SEN. MAZIE KEIKO HIRONO, D-HI: For one thing, this is a vanity wall.

SEN. KAMALA DEVI HARRIS, D-CALIF.: The President is holding it up because of his vanity project.

The President of the United States has a vanity project that he doesn't want to give up.

Be spent on the issues that impact them every day, not on the President's vanity project.

This issue is about a vanity project for this President.



CARLSON: Vanity! Well that's a new concern in Washington. As it turns out, vanity is actually the main reason the Left loves mass immigration in the first place. They let millions of poor people into your country at your expense, but they get to feel like heroes for doing it.

It's really the equivalent of forcing a stranger to dump his wallet into the collection plate at gunpoint, and then taking the tax deduction for it. It's a pretty great deal if you're the one holding the gun. In fact, you might call it the ultimate vanity project.

Victor Avila is a retired Special ICE Agent, and he joins us tonight. Mr. Avila, thank you very much for coming on.

VICTOR AVILA, RETIRED ICE SPECIAL AGENT: Thank you, Tucker, for having me on.

CARLSON: So - so, what do you - what do you make of this, the technological wall, the vanity project? You've spent your life policing our borders. Do we need a - a physical wall, an actual wall?

AVILA: Well, Tucker, I have to say, this is personal. I've - I've worked in Mexico. I've worked on the border. I'm born and raised there. I was attacked, and Jaime Zapata lost his life, Agent Zapata, right next to me, while we were in assignment in Mexico.

So, I know that this is real, and the crisis is real, and the Border wall is very much needed. This is the physical barrier that's going to help our Border Agents down there, help them just like that the other technology would help them, the - the drones, the - the sensors, all the other technology that comes along the border.

The Border wall is just another tool that's going to help them do that, and it's much needed so they could then focus on those areas where that traffic is going to be infiltrated through.

CARLSON: So, in the shooting that you referred to, you were hit three times. You were shot three times by a member of a Mexican drug cartel. How do you--


CARLSON: --as someone who went through that, what's your response when you hear Members of Congress, Congressional leaders say that there's no crisis at all, and that we're imagining it and, in fact, it's racist to say there's a crisis at the border? How do you respond to that?

AVILA: The crisis is real. I've lived it. I've worked it. The - especially the - the racist comments is just unreal. Mexico now is looking unto starting to control their own Southern border--


AVILA: --by sending their own federal troops down to the Guatemala and Belize border because now they're feeling the impact of these immigrants coming through their country.

And so, are they going to be racist as well? And so, it's just absurd to - to think that it - it - it makes it a racist statement because you want or makes you a racist because you want a wall. But let me tell you what's really immoral. What's immoral is the exploitation of our Asylum laws.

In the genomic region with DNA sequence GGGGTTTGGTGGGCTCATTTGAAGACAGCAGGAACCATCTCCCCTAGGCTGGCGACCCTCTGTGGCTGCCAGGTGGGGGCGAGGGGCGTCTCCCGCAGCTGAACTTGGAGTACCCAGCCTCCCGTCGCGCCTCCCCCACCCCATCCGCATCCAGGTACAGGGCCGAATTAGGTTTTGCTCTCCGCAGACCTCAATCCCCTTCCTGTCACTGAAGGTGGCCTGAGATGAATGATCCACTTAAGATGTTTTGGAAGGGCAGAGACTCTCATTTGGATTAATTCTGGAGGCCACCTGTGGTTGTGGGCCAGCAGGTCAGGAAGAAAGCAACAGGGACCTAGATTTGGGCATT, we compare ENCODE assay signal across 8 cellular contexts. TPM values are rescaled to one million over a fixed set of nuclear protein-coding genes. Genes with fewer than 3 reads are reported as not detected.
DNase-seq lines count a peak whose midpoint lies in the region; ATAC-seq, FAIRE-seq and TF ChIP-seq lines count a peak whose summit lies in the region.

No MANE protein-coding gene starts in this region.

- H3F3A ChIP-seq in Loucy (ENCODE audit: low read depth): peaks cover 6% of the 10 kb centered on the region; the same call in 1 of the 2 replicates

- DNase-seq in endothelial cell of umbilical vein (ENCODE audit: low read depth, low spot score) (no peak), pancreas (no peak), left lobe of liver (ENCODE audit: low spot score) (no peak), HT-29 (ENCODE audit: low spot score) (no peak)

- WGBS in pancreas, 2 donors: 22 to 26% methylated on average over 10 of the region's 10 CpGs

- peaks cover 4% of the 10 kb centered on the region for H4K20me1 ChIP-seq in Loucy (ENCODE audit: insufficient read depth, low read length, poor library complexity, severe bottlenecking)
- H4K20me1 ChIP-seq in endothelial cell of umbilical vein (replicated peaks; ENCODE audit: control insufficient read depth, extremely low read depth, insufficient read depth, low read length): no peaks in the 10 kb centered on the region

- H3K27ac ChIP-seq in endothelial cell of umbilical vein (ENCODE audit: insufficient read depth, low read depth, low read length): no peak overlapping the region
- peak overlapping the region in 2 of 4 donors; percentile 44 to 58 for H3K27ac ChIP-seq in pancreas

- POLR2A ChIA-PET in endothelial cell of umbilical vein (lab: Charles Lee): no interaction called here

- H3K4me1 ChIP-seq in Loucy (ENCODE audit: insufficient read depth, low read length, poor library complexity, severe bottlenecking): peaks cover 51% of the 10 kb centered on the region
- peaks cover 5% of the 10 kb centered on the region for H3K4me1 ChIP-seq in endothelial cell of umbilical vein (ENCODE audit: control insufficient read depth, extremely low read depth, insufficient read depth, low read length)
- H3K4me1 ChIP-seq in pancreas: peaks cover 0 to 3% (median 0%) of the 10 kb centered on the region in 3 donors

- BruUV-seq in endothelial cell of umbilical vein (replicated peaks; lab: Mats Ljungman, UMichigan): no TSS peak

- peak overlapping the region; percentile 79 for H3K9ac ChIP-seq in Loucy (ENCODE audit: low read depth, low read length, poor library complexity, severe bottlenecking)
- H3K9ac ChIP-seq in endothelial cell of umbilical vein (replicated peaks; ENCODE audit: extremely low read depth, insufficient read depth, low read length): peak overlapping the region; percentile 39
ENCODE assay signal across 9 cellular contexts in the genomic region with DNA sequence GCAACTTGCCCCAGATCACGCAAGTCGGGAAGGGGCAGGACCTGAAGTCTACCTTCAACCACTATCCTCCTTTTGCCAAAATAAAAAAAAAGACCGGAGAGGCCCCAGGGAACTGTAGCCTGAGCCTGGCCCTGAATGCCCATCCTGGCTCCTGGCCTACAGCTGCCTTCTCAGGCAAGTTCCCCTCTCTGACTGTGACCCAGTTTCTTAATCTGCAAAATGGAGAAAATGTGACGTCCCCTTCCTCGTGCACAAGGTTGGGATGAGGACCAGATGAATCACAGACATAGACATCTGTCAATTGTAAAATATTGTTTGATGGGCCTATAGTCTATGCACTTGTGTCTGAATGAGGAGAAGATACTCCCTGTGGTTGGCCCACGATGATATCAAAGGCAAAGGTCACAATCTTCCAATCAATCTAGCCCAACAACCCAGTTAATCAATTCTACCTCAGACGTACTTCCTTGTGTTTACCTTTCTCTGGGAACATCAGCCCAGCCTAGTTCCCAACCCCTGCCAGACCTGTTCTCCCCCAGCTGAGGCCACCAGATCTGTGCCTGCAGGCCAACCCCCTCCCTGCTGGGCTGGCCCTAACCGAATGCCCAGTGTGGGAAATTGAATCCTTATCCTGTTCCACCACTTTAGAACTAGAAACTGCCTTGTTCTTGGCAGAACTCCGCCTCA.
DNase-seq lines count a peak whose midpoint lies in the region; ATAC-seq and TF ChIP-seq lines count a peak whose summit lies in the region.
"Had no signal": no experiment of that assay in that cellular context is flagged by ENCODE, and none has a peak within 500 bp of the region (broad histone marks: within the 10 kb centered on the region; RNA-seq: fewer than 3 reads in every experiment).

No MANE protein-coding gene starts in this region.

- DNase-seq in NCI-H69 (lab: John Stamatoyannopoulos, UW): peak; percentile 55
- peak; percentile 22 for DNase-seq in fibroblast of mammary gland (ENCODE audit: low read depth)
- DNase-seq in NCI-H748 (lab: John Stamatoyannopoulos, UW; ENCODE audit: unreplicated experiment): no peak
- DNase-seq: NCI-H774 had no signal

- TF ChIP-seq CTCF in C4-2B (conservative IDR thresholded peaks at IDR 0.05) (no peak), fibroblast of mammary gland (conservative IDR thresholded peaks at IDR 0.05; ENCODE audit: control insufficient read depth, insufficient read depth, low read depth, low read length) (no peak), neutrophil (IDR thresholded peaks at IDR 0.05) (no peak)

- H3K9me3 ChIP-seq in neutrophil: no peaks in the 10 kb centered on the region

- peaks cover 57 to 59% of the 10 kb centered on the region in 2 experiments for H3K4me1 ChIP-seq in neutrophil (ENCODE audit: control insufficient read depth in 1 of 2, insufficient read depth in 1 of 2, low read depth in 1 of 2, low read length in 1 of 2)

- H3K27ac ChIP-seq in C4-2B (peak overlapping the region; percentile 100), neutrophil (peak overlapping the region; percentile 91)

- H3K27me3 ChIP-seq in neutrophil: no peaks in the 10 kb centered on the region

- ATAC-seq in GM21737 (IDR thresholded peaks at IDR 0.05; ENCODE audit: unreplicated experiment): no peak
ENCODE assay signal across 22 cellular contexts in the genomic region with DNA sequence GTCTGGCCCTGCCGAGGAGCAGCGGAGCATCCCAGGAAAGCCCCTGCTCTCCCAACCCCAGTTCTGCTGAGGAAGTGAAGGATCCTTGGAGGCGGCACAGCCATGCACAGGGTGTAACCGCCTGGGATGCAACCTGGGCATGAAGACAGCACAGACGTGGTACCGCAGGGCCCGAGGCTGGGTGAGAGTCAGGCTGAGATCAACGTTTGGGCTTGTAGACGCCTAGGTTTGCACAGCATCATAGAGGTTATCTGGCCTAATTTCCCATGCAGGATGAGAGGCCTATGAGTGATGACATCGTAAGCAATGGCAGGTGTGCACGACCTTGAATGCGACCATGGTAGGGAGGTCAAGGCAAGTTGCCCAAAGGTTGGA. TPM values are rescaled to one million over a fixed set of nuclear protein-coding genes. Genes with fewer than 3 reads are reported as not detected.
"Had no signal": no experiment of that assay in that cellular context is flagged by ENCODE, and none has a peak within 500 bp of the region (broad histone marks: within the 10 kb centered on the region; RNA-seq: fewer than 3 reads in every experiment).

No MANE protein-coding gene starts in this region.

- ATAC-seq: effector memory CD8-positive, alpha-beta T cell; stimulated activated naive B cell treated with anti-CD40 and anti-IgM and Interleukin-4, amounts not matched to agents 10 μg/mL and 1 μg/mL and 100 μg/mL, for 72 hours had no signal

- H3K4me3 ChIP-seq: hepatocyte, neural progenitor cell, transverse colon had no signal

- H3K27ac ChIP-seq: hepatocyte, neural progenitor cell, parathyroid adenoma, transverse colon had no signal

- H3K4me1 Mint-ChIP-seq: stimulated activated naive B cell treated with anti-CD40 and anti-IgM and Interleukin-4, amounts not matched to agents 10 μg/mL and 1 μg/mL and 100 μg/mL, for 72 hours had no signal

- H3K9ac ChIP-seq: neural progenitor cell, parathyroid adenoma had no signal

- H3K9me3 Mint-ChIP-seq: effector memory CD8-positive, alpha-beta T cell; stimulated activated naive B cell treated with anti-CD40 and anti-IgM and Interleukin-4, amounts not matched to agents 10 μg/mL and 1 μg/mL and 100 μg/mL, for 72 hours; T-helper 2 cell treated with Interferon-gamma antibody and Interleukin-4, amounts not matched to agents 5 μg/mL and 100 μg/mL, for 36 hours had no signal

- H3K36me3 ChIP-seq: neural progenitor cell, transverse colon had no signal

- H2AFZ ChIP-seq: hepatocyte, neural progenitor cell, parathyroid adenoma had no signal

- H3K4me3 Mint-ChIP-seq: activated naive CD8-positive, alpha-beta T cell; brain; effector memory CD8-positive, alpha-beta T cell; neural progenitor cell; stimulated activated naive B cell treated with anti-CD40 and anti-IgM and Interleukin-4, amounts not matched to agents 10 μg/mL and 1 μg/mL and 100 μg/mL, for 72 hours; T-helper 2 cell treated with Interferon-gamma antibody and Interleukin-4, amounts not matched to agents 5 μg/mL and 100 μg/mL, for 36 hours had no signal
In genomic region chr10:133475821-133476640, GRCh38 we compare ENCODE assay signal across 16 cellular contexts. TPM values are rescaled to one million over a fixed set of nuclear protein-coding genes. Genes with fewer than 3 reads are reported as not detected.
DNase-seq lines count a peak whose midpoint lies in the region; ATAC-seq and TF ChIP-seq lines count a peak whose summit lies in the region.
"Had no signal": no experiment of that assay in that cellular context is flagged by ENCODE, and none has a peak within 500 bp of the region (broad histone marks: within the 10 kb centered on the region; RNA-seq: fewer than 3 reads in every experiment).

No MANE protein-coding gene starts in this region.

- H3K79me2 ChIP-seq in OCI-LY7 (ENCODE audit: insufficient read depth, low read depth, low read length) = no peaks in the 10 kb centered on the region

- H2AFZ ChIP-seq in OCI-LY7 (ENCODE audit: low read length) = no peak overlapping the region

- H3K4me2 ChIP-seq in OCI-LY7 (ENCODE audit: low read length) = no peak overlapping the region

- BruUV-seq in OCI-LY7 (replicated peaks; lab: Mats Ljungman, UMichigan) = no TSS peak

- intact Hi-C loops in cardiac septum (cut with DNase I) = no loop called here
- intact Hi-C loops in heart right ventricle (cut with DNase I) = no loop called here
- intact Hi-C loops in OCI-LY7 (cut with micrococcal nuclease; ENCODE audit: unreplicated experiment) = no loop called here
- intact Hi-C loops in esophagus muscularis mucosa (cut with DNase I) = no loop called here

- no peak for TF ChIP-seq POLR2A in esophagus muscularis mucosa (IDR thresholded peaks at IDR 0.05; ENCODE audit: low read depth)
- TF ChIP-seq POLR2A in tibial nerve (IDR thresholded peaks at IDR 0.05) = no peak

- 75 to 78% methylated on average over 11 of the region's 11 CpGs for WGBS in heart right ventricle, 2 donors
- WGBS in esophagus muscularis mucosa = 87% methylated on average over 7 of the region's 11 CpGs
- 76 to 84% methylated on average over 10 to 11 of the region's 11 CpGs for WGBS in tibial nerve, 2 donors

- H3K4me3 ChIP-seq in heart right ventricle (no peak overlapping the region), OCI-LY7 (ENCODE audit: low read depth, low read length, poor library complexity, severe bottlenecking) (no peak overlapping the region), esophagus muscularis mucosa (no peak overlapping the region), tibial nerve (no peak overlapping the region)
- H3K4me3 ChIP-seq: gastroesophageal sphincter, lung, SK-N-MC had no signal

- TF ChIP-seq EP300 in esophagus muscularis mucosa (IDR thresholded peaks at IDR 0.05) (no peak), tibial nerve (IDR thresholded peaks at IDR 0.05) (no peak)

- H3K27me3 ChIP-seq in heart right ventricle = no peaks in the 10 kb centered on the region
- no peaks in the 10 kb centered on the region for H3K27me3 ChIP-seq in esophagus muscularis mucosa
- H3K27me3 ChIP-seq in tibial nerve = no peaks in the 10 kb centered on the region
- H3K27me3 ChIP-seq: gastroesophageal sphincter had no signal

AVILA: Congress needs to shut down and - and re - redo that - all those Asylum laws and legislation. I'll give you example, Tucker.

If - if an adult person comes into the - the country with a minor child, and presents themselves to the Border Patrol and turns himself in, seeking asylum, if that adult person has a criminal history, and - and is known to have a criminal history, Border Patrol is going to have to still admit that person in with the child.

Even though that person is now inadmissible to come into this country, we'll have to allow him to come in and with the child to seek, wait for their asylum hearing, two to three years from now, and we'll never hear from that person. And maybe that adult person is or not the - the parent of that child, and we'll never know what happens--


AVILA: --to the child as well. So, there's a real crisis at the border happening on right now.

CARLSON: Have you spoken to the Speaker of the House, Nancy Pelosi or to Democratic leaders, as they - as they formulated their position in this debate over the Border wall, has anyone talked to you?

AVILA: No, but I would love to. There is a - a major disconnect between Washington and - and Congress, and what's going down in real life in the border.

It would be so effective to have them just at least go down there and not just for the photo-op or just for, you know, for a 10-minute walk where there's actual wall that actually works, thanks to Jim Acosta, but to actually learn what the real crisis is down there.

Not - not today, Tucker. This has been going on for decades. It's just now the influx. And I talked to Border Patrol agents, and they tell me that they want this response to go forward with the wall.

They're so afraid that if - if this doesn't go through, they can't imagine the influx of illegal immigrants trying to come through because you're going to be sending the wrong message.

CARLSON: Yes. I - I - I can't imagine how you feel. I mean if I - if I was shot three times by a drug cartel, and watch my partner murdered, and then someone called me a racist because I wanted a wall, I - I don't know how you remain so calm. But I'm certainly impressed that you do.

Mr. Avila, thank you very much for joining us, and for what you had to say.

AVILA: Thank you, Tucker, for having me.